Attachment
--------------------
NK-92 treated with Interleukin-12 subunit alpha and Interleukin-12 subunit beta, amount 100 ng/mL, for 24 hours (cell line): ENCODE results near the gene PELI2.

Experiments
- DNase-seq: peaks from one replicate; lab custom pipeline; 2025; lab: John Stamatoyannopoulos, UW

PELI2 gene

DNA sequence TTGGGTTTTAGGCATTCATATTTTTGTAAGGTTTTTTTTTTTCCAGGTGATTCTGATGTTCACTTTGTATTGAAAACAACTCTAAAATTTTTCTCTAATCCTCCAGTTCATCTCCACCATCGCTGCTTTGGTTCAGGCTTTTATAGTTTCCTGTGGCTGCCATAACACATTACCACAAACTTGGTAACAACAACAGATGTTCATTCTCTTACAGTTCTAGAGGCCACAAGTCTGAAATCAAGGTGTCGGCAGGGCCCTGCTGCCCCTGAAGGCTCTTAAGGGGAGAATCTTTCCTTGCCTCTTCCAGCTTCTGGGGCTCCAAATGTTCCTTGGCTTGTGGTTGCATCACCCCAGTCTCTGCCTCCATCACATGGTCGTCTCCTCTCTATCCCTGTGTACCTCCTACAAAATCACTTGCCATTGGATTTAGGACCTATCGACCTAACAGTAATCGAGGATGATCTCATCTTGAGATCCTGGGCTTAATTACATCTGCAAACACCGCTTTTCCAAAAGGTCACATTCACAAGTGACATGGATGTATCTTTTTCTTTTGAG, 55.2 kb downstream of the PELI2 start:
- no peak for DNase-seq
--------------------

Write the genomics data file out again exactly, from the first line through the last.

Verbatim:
NK-92 treated with Interleukin-12 subunit alpha and Interleukin-12 subunit beta, amount 100 ng/mL, for 24 hours (cell line): ENCODE results near the gene PELI2.

Experiments
- DNase-seq: peaks from one replicate; lab custom pipeline; 2025; lab: John Stamatoyannopoulos, UW

PELI2 gene

DNA sequence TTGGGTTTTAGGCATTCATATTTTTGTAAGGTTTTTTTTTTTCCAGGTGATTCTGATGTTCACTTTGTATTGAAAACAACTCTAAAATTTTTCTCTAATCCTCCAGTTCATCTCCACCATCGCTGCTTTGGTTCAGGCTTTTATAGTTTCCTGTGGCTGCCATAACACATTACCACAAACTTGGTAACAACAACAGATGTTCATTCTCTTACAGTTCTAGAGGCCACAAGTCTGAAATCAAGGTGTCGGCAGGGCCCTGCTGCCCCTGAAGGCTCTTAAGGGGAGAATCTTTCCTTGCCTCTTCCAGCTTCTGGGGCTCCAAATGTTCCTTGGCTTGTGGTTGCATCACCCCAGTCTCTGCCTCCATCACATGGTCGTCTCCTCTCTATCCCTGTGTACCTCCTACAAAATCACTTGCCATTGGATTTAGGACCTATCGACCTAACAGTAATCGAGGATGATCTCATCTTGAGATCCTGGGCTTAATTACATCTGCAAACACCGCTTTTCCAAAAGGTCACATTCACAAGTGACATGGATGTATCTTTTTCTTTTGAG, 55.2 kb downstream of the PELI2 start:
- no peak for DNase-seq